Ray Harryhausen, special effects pioneer, dies at 92

Ray Harryhausen poses for photographs with an enlarged model of Medusa from his 1981 film "Clash of the Titans" at the The Myths And Legends Exhibition at The London Film Museum on June 29, 2010. Getty

Ray Harryhausen, a master of movie special effects whose work was beloved by fantasy film lovers and influenced industry heavyweights such as "Star Wars" creator George Lucas, has died. He was 92.

Biographer and longtime friend Tony Dalton confirmed that Harryhausen died Tuesday at London's Hammersmith Hospital.

Dalton said it was too soon to tell the exact cause of death, but described Harryhausen's passing as "very gentle and very quiet."

His family released the following statement: "Ray's influence on today's film makers was enormous, with luminaries; Steven Spielberg, James Cameron, Peter Jackson, George Lucas, John Landis and the U.K.'s own Nick Park have cited Harryhausen as being the man whose work inspired their own creations."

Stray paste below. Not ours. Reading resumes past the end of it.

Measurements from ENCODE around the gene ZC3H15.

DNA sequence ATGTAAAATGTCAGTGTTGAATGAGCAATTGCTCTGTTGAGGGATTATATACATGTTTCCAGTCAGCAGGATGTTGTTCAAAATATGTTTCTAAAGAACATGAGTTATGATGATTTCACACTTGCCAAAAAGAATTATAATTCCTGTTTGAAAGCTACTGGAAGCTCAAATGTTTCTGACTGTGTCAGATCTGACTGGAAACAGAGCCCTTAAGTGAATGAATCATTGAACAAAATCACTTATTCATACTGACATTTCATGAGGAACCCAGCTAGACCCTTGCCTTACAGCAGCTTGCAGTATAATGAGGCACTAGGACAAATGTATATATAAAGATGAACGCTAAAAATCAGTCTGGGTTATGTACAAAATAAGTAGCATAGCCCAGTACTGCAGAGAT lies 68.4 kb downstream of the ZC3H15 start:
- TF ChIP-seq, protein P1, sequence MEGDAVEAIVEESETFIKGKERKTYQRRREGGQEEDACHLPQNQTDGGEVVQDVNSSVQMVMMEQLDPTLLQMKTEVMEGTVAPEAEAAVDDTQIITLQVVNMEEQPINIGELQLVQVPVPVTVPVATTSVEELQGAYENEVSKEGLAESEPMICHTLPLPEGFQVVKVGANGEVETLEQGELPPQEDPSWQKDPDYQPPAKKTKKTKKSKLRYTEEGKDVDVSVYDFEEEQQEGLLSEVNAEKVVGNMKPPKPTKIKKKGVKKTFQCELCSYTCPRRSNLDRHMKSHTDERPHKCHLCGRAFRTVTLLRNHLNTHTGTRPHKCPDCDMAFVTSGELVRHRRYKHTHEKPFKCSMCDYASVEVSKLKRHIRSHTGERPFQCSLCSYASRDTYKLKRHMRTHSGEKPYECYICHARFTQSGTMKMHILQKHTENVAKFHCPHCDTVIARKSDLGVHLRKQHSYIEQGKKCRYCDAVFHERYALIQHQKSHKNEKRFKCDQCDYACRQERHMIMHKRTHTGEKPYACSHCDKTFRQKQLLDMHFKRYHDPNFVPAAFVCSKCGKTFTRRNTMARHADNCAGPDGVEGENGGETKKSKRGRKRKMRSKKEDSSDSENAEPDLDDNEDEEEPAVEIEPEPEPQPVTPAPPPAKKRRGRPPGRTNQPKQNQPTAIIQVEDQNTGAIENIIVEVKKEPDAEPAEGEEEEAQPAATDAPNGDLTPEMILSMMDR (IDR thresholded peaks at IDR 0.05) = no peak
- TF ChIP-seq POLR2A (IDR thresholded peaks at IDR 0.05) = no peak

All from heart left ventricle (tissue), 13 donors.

Harryhausen's films included "The Beast From 20,000 Fathoms," "Valley of the Gwangi," "Mighty Joe Young" and "The 7th Voyage of Sinbad."

Though his name was little-known by the general public, many directors borrowed Harryhausen's special effects techniques.

Lucas once said that no other fantasy films had "the same kind of awe" as Harryhausen's movies.

Harryhausen got interested in stop-motion animation after watching the effects in the 1933 "King Kong" film.

  • CBS News Staff

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